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Research introduces new approach for detecting deepfakes

Credit: AI-generated image

Research published in the International Journal of Ad Hoc and Ubiquitous Computingintroduces a new approach to tackling the challenges posed by deepfake technology, which generates manipulated media content that closely resembles authentic footage.

The novel method combines the miniXception and long short-term memory (LSTM) models to analyze suspicious content more effectively and identify deepfake images with greater than 99% accuracy.

While fake and fraudulent videos and images have been with us for many years, the term “deepfake” more commonly refers to manipulated videos or images that have been created using artificial intelligence and deep learning techniques. These technologies allow users to superimpose or replace, the original contents of an image or video with other content.

Commonly a person’s face and voice might be faked in a video. Such deepfakes might be used for entertainment purposes as is the case with many apps that allow everyday users to create “amusing” content featuring their friends and family or indeed celebrities.

However, the more insidious use of deepfakes has gained popular attention because of the potential to deceive viewers, often leading to concerns about misinformation, privacy infringement, and the manipulation of public and political discourse.

Such videos represent a significant threat to democracy where voters and consumers alike might be exposed to seemingly legitimate political content that is faked propaganda with malicious intent. Identifying deepfake content is more important than ever at a time of heightened political tensions and fragility. There is an urgent need for powerful detection methods and awareness about their existence and potential consequences.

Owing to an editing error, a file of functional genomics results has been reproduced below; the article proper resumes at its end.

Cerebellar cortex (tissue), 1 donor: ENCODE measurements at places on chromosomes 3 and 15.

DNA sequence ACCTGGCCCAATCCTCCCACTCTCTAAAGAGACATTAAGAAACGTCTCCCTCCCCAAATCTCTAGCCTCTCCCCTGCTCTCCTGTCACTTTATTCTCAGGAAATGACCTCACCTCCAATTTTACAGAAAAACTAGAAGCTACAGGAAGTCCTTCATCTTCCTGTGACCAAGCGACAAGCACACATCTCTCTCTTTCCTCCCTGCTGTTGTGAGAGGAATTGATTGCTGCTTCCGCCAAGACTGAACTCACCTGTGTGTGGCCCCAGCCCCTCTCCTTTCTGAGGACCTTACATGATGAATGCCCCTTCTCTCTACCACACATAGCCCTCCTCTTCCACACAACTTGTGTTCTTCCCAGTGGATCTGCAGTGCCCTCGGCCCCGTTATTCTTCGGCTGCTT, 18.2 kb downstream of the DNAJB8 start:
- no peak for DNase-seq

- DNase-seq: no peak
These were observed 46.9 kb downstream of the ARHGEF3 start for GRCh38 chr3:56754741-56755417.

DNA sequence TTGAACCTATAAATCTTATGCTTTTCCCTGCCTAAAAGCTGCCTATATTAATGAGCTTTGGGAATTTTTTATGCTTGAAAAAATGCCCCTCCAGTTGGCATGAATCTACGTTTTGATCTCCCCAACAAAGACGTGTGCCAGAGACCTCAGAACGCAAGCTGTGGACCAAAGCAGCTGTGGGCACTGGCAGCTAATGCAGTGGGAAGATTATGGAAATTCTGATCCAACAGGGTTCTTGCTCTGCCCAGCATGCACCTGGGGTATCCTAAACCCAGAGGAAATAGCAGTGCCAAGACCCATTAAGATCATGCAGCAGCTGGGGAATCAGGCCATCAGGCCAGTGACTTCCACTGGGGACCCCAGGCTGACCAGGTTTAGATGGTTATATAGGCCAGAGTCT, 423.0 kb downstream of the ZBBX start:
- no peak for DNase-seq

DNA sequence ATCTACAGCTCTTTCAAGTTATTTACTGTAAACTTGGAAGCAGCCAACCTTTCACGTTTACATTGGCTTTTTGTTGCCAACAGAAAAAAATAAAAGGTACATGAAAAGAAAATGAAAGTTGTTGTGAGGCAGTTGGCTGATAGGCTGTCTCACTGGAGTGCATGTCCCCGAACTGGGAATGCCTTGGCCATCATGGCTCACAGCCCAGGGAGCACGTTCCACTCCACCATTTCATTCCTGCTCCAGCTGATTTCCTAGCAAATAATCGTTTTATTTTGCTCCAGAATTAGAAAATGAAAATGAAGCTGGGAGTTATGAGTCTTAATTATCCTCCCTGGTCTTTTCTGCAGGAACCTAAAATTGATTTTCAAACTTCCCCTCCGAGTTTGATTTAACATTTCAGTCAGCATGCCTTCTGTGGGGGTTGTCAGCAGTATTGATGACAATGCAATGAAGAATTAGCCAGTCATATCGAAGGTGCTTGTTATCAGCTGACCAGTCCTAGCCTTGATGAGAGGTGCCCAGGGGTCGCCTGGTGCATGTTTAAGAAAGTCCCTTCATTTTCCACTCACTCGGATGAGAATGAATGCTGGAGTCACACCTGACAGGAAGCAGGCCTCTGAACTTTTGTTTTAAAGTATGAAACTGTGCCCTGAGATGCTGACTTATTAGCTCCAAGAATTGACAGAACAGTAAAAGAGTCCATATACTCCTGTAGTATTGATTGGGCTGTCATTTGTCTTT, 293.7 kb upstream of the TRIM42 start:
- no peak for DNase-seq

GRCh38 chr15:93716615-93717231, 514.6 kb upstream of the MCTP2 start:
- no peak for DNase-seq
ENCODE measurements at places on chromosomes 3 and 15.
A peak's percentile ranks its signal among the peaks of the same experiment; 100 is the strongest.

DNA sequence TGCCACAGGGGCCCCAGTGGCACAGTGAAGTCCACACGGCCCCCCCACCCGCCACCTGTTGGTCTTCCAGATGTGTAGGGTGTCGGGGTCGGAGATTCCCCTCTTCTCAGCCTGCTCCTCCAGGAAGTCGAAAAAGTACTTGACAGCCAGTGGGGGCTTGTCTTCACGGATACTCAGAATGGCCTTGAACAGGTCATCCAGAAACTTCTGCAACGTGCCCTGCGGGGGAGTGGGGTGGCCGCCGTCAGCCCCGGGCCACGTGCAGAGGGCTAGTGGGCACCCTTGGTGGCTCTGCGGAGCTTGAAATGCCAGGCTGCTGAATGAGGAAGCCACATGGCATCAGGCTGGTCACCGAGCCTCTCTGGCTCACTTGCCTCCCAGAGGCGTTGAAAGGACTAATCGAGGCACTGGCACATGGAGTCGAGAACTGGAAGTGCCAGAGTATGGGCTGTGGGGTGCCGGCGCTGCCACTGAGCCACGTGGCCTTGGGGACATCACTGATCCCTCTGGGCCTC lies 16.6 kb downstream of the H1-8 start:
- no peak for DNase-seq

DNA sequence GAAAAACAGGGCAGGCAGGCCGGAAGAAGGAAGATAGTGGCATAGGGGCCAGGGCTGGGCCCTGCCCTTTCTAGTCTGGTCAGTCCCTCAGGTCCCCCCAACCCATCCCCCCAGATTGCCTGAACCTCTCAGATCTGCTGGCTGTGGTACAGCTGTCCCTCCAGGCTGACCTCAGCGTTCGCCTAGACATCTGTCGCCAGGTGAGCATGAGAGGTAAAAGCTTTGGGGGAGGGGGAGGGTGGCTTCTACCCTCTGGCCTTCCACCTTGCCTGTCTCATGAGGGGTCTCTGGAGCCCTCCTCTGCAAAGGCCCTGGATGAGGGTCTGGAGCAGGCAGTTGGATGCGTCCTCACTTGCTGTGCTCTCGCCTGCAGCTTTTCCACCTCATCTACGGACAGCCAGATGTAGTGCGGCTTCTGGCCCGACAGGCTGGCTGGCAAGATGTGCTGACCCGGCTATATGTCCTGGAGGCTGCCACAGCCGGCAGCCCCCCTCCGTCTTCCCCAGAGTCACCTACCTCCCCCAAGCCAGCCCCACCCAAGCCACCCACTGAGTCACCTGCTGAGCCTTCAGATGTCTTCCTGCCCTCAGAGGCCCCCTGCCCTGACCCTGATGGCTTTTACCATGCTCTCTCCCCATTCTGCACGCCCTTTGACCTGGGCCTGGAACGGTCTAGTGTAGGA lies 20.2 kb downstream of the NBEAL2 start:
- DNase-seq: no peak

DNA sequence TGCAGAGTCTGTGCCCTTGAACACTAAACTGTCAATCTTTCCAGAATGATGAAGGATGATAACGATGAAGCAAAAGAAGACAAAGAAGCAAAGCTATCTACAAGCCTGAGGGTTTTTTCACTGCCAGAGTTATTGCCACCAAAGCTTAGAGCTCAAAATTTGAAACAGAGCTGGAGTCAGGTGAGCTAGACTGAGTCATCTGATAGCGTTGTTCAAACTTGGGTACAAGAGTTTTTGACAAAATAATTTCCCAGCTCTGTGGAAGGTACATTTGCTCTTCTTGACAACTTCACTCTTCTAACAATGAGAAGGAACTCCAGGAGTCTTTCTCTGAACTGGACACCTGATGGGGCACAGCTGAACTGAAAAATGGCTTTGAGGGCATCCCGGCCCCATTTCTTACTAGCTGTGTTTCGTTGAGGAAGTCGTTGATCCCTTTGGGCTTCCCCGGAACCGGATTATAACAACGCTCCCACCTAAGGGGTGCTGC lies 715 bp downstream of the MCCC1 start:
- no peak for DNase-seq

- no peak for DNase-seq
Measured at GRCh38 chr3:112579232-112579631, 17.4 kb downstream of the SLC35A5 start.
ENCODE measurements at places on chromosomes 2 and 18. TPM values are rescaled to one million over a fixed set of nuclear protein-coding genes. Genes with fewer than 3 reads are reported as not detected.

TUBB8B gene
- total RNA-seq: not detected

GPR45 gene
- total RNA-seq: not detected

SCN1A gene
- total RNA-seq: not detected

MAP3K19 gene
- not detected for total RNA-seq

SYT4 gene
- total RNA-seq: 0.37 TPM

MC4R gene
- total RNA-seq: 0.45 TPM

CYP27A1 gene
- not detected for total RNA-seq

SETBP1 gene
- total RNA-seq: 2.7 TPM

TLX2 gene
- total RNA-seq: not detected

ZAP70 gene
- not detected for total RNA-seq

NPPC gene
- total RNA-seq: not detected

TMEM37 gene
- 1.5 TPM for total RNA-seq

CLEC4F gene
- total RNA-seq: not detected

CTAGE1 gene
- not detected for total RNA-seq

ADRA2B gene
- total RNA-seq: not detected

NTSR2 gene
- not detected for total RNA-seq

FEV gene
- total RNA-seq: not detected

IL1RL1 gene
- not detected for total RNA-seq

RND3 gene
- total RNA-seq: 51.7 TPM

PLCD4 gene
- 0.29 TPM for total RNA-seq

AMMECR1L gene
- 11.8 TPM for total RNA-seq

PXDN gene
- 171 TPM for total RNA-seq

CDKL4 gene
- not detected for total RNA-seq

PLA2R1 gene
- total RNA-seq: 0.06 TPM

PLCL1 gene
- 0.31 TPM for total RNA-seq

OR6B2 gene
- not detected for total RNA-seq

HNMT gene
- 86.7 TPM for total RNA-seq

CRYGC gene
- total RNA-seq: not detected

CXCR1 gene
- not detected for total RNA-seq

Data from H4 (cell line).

Until now, deepfake detection has been hindered by low accuracy rates and difficulties in generalizing across different datasets. Yong Liu, Xu Zhao, and Ruosi Cheng of the PLA Strategic Support Force Information Engineering University in Henan, Tianning Sun of the Zhejiang Lab, Zonghui Wang of Zhejiang University, China, and Baolan Shi of the University of Colorado Boulder in Boulder, Colorado, U.S., have proposed a model that improves on the accuracy of earlier approaches.

The team conducted cross-dataset training and testing, employing transfer learning methods to improve the model’s ability to generalize across various datasets. They used focal loss during training to balance samples and enhance generalization still further.

Their tests demonstrate the promise of this approach, showing a detection accuracy of 99.05% on the FaceSwap dataset. This is better than previous methods, such as CNN-GRU, and requires fewer parameters to achieve this level of success.

More information:
Yong Liu et al, Detection of deepfake technology in images and videos, International Journal of Ad Hoc and Ubiquitous Computing (2024). DOI: 10.1504/IJAHUC.2024.136851

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